Learn what a community association manager does and what the benefits are of hiring one
The role of a community association manager (CAM) is multifaceted. From communicating with the board to directing policy changes and overseeing maintenance, the CAM's job is to ensure that everything is running properly according to safety and legal standards and to use the most efficient methods for everything from conflict resolution to environmental considerations.
If you're considering hiring a CAM for your association, there are many benefits of doing so. Often, board members alone don't have the time to focus enough energy on these important tasks to keep the association running, as members who volunteer their time to their community on top of full-time jobs.
We'll cover what roles and responsibilities the CAM takes on, and how these delegated tasks will benefit the association.
What does a CAM do?
There are a few different categories of job responsibilities for a CAM. These include:
- Finance and insurance
- Association policy
The administrative tasks that a CAM can take on are endless. From general operations to maintaining records, there are many tasks that board members may not have the time to cover. Other administrative responsibilities include:
- Answering phone calls and responding to emails
- Providing general customer service
- Keeping records and appropriate documents up-to-date and secure
- Collecting fees and assessments from residents
Anyone who has worked in an office knows how tedious administrative work can be, especially if it's not part of your full-time job. A CAM can take over much of this work, which will, in turn, allow the association to keep more detailed, accurate records and function better overall.
Another part of a CAM's role is to oversee all maintenance within the association community. This includes maintaining common areas and community spaces to ensure they are safe, well-kept, and receive regular services provided by outside vendors such as pool care, lawn services, or cleanings.
Managing vendor relationships and all maintenance scheduling are also included in these responsibilities, so the CAM must be able to recognize what is reasonable within a contract for a given service. And the CAM is responsible for ensuring that vendors comply with their contractual obligations.
Preventative maintenance is also important – for instance, engaging a pest-control company before the warm months arrive.
The coordination of vendors and contracts is no easy task and often requires legal and contractual knowledge, not to mention organization skills. So, hiring a CAM who is experienced in these matters will save time, and even money, for the association in the long run.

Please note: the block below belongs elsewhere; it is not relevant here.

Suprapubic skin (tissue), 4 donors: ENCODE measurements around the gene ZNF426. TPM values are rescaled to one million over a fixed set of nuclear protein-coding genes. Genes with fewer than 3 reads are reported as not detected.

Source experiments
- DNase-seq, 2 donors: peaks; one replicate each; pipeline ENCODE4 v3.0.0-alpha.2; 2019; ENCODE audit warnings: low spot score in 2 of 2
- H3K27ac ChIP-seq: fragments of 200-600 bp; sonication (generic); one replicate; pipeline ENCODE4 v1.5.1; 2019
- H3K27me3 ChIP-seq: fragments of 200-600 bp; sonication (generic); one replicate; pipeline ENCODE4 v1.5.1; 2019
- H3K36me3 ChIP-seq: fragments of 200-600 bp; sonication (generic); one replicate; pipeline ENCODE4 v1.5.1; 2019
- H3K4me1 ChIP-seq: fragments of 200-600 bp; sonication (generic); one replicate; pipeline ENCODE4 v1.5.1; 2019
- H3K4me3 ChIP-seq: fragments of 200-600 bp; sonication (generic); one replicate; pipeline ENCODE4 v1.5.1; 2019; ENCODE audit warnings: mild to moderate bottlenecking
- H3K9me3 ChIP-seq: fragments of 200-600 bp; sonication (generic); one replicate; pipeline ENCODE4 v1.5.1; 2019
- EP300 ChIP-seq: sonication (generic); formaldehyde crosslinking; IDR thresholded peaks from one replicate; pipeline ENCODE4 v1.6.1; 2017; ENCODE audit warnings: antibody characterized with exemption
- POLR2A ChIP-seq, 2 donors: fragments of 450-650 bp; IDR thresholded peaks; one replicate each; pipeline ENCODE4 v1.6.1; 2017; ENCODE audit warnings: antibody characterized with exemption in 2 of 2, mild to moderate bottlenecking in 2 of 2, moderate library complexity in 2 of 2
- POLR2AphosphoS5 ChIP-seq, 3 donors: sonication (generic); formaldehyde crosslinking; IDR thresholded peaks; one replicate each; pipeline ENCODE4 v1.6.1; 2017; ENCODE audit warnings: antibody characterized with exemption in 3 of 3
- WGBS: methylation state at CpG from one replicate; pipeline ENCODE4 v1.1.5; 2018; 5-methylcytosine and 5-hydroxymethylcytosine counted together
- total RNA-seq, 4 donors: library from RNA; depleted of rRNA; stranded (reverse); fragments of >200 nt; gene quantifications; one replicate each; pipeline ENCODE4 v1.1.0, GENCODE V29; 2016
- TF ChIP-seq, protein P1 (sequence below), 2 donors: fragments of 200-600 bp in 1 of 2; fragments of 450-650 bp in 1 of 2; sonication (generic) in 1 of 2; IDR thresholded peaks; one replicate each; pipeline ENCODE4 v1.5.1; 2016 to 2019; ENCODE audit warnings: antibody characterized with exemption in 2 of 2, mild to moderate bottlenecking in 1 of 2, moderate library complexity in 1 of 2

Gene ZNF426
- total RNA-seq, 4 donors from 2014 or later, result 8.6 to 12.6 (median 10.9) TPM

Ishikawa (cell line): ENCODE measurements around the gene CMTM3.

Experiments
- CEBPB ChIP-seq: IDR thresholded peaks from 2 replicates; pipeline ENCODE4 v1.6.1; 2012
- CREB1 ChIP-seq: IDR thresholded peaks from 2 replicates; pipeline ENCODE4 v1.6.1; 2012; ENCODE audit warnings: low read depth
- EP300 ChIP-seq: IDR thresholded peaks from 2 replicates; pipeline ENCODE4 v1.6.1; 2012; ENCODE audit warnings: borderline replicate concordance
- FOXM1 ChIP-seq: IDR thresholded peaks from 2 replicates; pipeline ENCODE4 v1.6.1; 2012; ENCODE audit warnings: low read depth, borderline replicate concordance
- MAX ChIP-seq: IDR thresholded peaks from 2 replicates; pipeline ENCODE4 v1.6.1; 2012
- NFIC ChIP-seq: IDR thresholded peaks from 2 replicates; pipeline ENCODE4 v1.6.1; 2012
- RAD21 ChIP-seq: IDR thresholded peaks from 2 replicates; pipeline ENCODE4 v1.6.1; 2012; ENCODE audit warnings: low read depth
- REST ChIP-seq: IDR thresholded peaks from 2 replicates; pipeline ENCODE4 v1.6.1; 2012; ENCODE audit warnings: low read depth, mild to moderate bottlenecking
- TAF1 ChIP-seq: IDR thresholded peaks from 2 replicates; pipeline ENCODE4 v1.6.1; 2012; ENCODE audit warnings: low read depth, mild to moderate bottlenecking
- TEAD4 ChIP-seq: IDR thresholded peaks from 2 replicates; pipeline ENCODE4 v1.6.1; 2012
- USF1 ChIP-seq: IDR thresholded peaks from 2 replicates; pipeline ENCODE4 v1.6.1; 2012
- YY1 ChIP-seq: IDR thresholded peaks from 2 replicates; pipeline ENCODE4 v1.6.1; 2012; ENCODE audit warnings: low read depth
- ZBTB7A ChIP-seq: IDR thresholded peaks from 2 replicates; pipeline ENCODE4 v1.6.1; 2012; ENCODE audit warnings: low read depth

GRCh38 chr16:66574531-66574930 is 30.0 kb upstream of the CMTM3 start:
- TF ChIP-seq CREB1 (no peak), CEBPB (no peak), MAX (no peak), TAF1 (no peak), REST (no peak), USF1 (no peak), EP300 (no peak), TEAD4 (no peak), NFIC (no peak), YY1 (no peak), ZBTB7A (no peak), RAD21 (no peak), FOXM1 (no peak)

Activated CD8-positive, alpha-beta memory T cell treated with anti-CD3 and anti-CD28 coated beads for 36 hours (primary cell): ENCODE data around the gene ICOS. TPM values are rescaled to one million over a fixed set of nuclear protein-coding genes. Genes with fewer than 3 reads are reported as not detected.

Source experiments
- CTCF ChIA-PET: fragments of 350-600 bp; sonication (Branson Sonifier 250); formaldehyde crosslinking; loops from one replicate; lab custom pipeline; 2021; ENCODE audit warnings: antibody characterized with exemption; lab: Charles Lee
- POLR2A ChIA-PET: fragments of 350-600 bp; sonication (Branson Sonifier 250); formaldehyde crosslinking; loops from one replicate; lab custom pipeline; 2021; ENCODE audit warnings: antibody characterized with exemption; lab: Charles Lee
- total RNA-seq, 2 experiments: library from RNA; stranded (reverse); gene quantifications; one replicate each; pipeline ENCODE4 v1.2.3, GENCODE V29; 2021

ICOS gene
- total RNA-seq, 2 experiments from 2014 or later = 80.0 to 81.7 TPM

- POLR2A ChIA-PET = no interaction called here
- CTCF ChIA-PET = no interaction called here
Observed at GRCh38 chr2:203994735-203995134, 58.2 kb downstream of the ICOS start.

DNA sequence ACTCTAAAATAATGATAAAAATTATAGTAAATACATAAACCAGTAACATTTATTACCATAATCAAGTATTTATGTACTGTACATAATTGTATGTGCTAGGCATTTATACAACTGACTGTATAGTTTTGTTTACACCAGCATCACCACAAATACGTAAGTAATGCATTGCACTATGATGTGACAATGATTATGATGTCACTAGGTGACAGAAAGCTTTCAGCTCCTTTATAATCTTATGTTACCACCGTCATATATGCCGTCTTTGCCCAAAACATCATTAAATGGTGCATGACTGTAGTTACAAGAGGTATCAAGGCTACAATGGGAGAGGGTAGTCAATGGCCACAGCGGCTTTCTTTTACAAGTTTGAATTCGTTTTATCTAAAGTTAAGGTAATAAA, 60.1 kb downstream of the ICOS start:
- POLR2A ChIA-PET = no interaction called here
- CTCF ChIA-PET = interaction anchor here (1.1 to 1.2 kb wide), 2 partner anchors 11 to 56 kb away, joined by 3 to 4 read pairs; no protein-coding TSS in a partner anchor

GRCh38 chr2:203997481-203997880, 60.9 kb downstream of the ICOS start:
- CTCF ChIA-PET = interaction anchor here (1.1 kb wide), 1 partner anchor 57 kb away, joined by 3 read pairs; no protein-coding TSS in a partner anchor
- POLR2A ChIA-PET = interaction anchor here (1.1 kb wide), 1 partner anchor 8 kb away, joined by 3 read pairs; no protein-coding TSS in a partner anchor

Many CAMs will be responsible for coordinating communications for the association, whether that might be outside advertising or internal correspondence. This includes:
- Communication with board members, particularly coordinating with the board president
- Following up on meeting notes
- Overseeing the distribution of newsletters or community communications
- Managing advertising campaigns with the HOA budget
Allowing a full-time manager to take on these communications roles can create better-quality and more meaningful content for both internal and external purposes.
Finances, insurance, and taxes
Running an HOA is like running a business. There should be a detailed budget that must be strictly followed, taking into consideration necessities like insurance and taxes. A CAM should be well-versed in these matters to ensure that the HOA stays on track throughout the year and implements budget cuts or one-time assessments accordingly.
The CAM will monitor cash flow and have a strong grasp of expenses and income each month, while also managing the payment of invoices. Because an association's budget is not always cut and dried and can create tension between association members and board members, for instance, the CAM needs to be able to think critically and solve financial problems from a viewpoint that is objective yet diplomatic, taking into consideration the needs of these different groups.
While the board has the final say about the budget and the securing of insurance for the association, the CAM also oversees insurance applications and loan applications. These decisions are made in conjunction with what's set out in the association documents.
The CAM is also responsible for the tax process for the association and must consult with tax professionals, create reports and financial summaries, and manage tax deadlines.
Another key role of the CAM is ensuring that current policies align with the association documents and rules, that they comply with any local or federal laws, and that they are up-to-date, effective, and necessary.
Part of policy review includes important environmental considerations. Energy conservation should be implemented whenever possible, and changes might be needed in equipment, landscaping practices, pesticide use, or the waste control system. Water usage can be another big consideration, depending on location.
Association board members may be pulled in two different directions when making decisions: the HOA's bottom line or the needs of the residents. A CAM can be an objective and effective force to speak for both sides and to see which policies and budget considerations could be improved.
To learn more about legal considerations for association boards and residents, get in touch with the team at PeytonBolin today.